The newspaper Il Gazzettino, under a banner headline, “Acqua Alta. Fear and Anger in Venice,” described the city’s residents as “barricaded in their homes.” The home page of the city’s website bore no good news. More high water was expected in the coming days.
Italian news outlets reported that at least one man had died by electrocution while trying to pump water from his home in Pellestrina, an island that borders on the Venetian lagoon and forms a barrier against the Adriatic Sea.
Mr. Brugnaro said the situation in Pellestrina was critical because the water had overwhelmed sea walls.
“We can’t get the pumps to work because they are underwater,” the mayor said.
Luca Zaia, the president of the Veneto Region, said that Prime Minister Giuseppe Conte would arrive in the city shortly and spend the night.
Venice has also long struggled with overtourism, as officials have tried to prevent colossal cruise ships from docking on the city’s main canal after a series of accidents involving vessels that came in too fast.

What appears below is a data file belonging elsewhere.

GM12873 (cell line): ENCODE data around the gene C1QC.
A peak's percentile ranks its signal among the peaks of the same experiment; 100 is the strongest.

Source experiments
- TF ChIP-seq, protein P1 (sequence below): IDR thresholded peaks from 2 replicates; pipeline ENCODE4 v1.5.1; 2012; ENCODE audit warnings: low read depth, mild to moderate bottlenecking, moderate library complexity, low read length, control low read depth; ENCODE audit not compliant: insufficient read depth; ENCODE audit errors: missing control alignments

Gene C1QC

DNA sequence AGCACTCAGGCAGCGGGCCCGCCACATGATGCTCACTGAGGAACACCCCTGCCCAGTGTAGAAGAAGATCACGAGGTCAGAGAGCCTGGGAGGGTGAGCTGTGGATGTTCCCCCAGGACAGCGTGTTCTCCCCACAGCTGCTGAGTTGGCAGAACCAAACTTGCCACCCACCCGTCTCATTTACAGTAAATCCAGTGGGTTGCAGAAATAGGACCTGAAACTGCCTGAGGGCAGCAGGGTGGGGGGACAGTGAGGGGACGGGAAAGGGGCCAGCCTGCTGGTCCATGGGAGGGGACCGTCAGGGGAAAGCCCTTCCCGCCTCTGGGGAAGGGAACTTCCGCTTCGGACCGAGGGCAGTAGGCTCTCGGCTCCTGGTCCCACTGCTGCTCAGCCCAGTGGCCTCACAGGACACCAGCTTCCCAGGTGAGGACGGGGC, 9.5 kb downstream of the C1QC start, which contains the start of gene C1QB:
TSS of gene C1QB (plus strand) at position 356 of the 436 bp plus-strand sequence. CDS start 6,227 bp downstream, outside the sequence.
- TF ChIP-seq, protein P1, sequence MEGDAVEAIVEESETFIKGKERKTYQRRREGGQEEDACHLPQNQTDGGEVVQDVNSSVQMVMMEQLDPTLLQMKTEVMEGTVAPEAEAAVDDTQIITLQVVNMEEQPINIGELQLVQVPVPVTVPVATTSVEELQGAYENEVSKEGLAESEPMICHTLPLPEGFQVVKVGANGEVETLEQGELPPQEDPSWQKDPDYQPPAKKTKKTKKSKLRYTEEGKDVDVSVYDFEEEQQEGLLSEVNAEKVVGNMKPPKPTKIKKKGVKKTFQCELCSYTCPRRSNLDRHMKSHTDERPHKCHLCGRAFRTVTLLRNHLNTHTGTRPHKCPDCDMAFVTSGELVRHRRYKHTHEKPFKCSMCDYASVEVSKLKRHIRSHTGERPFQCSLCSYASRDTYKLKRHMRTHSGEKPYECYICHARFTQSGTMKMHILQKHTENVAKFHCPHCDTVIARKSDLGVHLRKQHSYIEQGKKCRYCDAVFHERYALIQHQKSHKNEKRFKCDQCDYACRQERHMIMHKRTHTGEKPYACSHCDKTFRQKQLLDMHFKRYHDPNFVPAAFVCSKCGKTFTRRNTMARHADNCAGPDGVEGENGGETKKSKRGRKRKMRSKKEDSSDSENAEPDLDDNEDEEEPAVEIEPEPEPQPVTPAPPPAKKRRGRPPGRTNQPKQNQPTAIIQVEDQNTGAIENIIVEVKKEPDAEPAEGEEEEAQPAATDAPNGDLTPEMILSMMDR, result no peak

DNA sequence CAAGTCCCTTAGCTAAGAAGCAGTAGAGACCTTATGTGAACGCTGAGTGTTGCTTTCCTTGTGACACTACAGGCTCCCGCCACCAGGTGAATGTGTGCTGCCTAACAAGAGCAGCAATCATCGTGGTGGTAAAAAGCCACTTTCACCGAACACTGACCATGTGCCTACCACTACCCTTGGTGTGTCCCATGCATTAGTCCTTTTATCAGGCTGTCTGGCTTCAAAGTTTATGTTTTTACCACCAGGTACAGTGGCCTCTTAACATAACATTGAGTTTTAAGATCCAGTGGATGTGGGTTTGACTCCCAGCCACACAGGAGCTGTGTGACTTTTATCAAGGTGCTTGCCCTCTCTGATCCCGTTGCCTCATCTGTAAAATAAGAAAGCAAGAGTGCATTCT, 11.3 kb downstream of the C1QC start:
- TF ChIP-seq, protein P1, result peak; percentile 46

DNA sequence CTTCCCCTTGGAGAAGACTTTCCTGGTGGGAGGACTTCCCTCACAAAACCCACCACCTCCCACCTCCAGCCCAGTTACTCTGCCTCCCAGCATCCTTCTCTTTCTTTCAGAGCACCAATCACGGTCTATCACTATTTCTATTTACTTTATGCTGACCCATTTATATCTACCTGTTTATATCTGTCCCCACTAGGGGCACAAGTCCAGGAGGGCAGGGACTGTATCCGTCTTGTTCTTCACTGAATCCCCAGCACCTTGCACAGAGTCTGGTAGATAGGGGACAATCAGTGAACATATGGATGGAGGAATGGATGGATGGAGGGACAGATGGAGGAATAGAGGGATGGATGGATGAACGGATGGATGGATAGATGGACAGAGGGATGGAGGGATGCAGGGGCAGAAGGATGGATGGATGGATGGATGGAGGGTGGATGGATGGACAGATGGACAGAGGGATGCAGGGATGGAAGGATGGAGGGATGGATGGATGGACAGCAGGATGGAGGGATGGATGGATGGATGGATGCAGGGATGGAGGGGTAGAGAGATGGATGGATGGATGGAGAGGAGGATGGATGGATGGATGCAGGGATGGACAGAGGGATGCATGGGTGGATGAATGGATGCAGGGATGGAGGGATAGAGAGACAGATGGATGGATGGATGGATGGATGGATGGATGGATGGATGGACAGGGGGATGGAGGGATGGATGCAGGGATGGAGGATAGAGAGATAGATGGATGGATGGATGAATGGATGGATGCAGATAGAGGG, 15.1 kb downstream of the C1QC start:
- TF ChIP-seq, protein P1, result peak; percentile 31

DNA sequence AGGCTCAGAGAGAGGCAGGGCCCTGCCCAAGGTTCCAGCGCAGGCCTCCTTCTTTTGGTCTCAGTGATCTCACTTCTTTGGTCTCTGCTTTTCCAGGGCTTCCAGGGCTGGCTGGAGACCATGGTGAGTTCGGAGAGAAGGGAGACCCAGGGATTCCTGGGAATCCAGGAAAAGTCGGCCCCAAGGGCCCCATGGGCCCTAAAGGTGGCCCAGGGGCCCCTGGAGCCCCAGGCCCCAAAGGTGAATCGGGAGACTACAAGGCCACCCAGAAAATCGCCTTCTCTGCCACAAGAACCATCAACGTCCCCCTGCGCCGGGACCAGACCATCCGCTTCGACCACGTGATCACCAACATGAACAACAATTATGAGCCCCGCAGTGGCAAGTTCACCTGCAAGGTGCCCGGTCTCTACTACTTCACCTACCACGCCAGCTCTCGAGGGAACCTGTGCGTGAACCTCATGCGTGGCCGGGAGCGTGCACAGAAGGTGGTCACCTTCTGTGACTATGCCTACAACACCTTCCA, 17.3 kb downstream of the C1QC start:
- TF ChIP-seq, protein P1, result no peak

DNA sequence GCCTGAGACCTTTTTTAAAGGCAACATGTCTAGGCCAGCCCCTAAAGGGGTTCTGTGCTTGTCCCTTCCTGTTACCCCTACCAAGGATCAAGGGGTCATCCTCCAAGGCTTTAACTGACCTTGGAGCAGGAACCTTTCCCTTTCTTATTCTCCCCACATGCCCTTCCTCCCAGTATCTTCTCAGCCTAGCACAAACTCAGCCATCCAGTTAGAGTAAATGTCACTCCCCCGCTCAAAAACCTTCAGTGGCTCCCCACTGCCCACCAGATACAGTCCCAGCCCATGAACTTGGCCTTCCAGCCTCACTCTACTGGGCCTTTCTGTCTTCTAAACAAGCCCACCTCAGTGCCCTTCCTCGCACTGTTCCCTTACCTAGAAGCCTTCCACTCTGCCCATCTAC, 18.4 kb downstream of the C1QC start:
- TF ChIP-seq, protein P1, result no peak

In June, a cruise liner plowed into a smaller tour ship and a wharf on a canal in Venice, injuring four people and reigniting arguments about the dangers of allowing huge vessels to pass through the fragile lagoon city.
Italy has also invested billions of euros in a flood-protection system known by the acronym MOSE, but its offshore underwater dams have yet to be completed.
Though Venetian residents have gotten used to wading through flooded streets, strong winds on Tuesday coincided with the high tide, submerging the city.
“Acqua alta has always been normal,” said Lorenzo Bonometto, an expert on lagoon ecology. But the combined high tide and strong winds made the result “an exceptional event,” he said.